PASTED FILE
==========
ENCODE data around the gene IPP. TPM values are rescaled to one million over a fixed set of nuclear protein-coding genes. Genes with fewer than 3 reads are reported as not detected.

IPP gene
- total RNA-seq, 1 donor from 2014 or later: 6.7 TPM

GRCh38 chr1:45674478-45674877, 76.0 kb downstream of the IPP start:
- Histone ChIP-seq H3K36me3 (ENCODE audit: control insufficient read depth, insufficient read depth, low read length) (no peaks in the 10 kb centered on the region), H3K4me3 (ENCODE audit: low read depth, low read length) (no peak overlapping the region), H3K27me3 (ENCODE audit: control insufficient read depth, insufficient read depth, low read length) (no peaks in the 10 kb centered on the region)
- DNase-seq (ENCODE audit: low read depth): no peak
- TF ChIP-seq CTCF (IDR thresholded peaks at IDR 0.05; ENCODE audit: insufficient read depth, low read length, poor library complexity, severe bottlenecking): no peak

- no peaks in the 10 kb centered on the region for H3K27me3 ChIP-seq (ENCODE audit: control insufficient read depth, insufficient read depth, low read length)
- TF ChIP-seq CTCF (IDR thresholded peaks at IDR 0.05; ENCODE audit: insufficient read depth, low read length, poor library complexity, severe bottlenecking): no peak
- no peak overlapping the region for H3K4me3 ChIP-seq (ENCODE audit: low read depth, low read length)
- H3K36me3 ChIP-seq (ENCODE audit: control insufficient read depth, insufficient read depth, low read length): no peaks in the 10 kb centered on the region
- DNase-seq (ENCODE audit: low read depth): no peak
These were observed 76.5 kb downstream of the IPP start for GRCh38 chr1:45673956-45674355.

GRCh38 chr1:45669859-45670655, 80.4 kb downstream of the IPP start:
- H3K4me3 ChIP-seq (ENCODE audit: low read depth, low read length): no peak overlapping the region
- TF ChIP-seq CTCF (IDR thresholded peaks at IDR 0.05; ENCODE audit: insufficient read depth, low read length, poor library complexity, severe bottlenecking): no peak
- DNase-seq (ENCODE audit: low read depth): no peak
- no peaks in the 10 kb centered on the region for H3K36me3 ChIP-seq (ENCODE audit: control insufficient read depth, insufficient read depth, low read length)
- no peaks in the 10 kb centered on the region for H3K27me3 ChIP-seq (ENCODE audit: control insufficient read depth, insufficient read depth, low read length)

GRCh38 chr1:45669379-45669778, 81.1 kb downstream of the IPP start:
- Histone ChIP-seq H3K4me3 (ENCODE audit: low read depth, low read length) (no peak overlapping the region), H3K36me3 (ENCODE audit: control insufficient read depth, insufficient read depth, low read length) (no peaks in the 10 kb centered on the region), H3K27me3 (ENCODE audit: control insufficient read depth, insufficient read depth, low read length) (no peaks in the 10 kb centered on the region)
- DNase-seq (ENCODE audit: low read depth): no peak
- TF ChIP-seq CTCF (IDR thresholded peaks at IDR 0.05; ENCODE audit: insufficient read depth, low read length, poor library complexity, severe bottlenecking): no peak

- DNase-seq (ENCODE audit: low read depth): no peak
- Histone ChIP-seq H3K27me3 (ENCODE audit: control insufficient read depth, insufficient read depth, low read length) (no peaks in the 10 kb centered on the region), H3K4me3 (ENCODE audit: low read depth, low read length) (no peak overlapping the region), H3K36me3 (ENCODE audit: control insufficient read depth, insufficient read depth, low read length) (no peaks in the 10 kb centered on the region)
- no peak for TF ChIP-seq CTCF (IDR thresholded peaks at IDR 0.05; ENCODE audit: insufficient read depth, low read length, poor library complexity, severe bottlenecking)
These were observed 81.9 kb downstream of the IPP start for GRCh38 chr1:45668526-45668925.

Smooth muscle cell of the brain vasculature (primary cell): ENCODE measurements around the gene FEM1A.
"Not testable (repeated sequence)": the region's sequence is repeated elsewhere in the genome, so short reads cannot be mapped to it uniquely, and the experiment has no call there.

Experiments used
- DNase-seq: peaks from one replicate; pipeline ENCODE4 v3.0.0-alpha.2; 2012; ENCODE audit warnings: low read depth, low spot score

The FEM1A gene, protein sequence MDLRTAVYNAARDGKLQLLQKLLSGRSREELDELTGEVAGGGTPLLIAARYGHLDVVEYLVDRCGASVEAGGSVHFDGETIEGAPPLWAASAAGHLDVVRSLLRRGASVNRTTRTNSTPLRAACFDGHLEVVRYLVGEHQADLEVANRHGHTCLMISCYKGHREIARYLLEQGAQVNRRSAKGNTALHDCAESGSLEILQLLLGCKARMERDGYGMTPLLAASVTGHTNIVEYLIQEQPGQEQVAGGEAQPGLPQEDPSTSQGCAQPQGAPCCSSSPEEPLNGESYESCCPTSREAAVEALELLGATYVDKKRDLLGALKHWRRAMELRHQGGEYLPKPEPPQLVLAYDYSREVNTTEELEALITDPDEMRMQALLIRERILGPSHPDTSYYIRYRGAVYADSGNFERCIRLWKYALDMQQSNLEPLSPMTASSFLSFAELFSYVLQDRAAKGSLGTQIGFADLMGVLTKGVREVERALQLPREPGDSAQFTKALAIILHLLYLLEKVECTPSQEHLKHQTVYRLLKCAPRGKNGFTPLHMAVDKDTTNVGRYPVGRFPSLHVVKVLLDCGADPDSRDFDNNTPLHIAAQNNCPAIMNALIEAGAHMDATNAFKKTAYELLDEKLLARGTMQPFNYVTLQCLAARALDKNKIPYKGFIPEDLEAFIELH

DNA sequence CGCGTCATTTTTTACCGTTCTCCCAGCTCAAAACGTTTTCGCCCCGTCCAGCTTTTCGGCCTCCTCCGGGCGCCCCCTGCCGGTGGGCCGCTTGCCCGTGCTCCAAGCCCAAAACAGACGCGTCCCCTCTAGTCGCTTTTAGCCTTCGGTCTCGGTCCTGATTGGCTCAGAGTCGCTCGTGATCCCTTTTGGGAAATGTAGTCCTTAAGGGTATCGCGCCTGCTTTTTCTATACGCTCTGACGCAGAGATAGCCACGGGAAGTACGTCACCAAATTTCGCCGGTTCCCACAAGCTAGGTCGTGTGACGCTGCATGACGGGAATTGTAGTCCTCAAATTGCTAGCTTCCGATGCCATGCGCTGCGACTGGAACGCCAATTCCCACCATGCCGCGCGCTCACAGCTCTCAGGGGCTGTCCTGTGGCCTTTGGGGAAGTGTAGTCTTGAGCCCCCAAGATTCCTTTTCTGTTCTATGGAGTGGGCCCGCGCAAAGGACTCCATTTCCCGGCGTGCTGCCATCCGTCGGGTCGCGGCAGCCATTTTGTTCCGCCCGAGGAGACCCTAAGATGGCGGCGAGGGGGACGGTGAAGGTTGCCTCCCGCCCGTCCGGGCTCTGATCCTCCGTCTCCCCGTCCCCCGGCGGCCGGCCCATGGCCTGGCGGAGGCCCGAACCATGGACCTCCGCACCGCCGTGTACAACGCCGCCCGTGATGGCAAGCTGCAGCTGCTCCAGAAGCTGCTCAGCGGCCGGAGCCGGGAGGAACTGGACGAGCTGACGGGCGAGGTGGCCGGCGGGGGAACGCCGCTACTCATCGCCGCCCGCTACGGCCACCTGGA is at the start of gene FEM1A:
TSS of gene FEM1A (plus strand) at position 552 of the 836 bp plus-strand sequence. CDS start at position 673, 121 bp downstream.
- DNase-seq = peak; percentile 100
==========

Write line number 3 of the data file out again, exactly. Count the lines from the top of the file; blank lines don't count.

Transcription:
- total RNA-seq, 1 donor from 2014 or later: 6.7 TPM